I have been working recently on a new Platform Engineering initiative called Uptime, the goal of which is to reduce Firefox’s crash rate on both desktop and mobile. As a result I’ve been spending a lot of time looking at crash reports, particular on the Nightly channel. This in turn has increased my appreciation of how important Nightly channel users are.
A crash report from a Nightly user is much more useful than a crash report from a non-Nightly user, for two reasons.
- If a developer lands a change that triggers crashes for Nightly users, they will get fast feedback via crash reports, often within a day or two. This maximizes the likelihood of a fix, because the particular change will be fresh in the developer’s mind. Also, backing out changes is usually easy at this point. In contrast, finding out about a crash weeks or months later is less useful.
- Because a new Nightly build is done every night, if a new crash signature appears, we have a fairly small regression window. This makes it easier to identify which change caused the new crashes.
Also, Nightly builds contain some extra diagnostics and checks that can also be helpful with identifying a range of problems. (See MOZ_DIAGNOSTIC_ASSERT for one example.)
If we could significantly increase the size of our Nightly user population, that would definitely help reduce crash rates. We would get data about a wider range of crashes. We would also get stronger signals for specific crash-causing defects. This is important because the number of crash reports received for each Nightly build is relatively low, and it’s often the case that a cluster of crash reports that come from two or more different users will receive more attention than a cluster that comes from a single user.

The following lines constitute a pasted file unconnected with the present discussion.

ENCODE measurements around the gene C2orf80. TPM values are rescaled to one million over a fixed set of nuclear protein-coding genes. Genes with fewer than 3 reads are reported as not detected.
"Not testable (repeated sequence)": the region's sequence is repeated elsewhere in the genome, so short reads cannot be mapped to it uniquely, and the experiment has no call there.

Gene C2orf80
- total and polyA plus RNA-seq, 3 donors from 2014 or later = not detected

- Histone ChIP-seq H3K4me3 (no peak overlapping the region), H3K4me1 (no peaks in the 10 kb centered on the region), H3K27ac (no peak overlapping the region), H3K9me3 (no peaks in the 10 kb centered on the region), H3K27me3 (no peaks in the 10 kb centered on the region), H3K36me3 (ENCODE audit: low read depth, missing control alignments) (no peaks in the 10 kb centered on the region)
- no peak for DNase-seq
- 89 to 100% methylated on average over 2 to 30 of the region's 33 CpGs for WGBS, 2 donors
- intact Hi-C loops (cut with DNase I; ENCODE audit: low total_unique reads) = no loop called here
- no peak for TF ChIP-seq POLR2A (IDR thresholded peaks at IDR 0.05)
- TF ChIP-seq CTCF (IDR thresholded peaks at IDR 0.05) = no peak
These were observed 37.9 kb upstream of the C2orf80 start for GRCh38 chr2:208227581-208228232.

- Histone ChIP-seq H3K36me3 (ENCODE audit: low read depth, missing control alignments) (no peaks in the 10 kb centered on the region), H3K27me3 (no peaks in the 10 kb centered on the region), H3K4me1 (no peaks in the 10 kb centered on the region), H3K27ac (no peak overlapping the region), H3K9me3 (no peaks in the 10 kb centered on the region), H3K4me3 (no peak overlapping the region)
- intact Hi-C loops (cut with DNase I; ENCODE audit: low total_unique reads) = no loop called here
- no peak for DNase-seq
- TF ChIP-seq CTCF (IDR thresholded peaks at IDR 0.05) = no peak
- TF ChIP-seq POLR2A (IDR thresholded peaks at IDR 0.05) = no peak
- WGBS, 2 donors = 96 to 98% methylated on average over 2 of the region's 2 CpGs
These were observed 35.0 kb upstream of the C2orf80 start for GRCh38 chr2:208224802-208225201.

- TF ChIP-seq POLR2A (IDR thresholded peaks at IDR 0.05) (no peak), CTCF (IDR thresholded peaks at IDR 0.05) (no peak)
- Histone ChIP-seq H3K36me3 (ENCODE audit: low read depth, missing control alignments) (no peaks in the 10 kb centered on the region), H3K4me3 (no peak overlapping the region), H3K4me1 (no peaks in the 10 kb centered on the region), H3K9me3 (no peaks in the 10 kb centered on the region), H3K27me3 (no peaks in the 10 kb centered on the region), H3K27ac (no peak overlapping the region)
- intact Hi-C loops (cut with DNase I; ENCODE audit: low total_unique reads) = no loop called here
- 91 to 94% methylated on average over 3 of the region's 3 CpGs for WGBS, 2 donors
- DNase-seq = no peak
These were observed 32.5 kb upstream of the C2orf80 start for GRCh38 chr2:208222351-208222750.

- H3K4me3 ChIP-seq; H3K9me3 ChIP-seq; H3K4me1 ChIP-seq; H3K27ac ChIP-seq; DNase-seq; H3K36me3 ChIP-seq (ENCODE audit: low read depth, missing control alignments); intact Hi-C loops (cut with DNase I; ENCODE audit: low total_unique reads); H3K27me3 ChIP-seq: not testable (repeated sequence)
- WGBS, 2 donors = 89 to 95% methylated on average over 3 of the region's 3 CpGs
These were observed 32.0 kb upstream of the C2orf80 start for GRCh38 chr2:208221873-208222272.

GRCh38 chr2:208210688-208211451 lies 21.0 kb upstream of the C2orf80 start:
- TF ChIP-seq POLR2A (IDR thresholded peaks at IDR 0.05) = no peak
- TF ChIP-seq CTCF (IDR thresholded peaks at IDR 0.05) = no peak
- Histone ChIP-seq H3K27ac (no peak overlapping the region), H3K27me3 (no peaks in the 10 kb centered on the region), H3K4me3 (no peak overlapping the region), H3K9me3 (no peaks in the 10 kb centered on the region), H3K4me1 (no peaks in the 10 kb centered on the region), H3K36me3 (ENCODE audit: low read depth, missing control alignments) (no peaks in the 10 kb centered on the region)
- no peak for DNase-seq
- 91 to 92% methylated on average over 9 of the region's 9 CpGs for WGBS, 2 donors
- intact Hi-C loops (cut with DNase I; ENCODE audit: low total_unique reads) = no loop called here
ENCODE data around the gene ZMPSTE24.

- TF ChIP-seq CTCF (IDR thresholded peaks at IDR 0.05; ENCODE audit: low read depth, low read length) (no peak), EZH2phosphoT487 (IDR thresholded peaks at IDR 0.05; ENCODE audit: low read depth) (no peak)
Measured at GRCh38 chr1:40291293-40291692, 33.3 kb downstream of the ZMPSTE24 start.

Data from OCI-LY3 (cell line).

(You might be wondering how we distinguish those two cases. Each crash report doesn’t contain enough information to individually identify the user — unless the user entered their email address into the crash reporting form — but crash reports do contain enough information that you can usually tell if two different crash reports have come from two different users. For example, the installation time alone is usually enough, because it’s measured to the nearest second.)
All this is doubly true on Android, where the number of Nightly users is much smaller than on Windows, Mac and Linux.
Using the Nightly channel is not the best choice for everyone. There are some disadvantages.
- Nightly is less stable than later channels, but not drastically so. The crash rate is typically 1.5–2.5 times higher than Beta or Release, though occasionally it spikes higher for a short period. So a Nightly user should be comfortable with the prospect of less stability.
- Nightly gets updated every 24 hours, which some people would find annoying.
There are also advantages.
- Nightly users get to experience new features and fixes immediately.
- Nightly users get the satisfaction that they are helping produce a better Firefox. The frustration of any crash is offset by the knowledge that the information in the corresponding crash report is disproportionately valuable. Indeed, there’s a non-trivial likelihood that a single crash report from a Nightly user will receive individual attention from an engineer.
If you, or somebody you know, thinks that those advantages outweigh the disadvantages, please consider switching. Thank you.
Following up on my previous post, I counted the fraction of instructions in Firefox opt/debug libxul.so that use each XMM/YMM register.
- As before, debug builds are heavily weighted towards use of the first few registers, and opt builds allocate across more registers as you'd expect.
- In debug builds, usage of the higher-numbered registers (up to 7) is a combination of va_start spilling all parameter registers (0-7) to the stack, and handwritten-assembly. It looks like almost all the handwritten assembly in Firefox restricts itself to registers 0-7, presumably so it works in x86-32 as well. Maybe some of that code would benefit from being updated for x86-64 with more registers?
- In opt builds there's a clear drop-off in usage after register 7, more than can be explained by handwritten assembly or va_start spilling (since those equally affect debug). It's not related to caller/callee-saves status because all MM registers are caller-saves on Linux. It appears that in some functions experiencing moderate register pressure, gcc has freely used registers 0-7 but avoided using 8-15. Maybe that's because the latter require longer instruction encodings in some cases. You don't see the same dropoff moving to the upper eight GP registers, which have the same encoding length issue, but that may because of callee-saves and generally increased register pressure.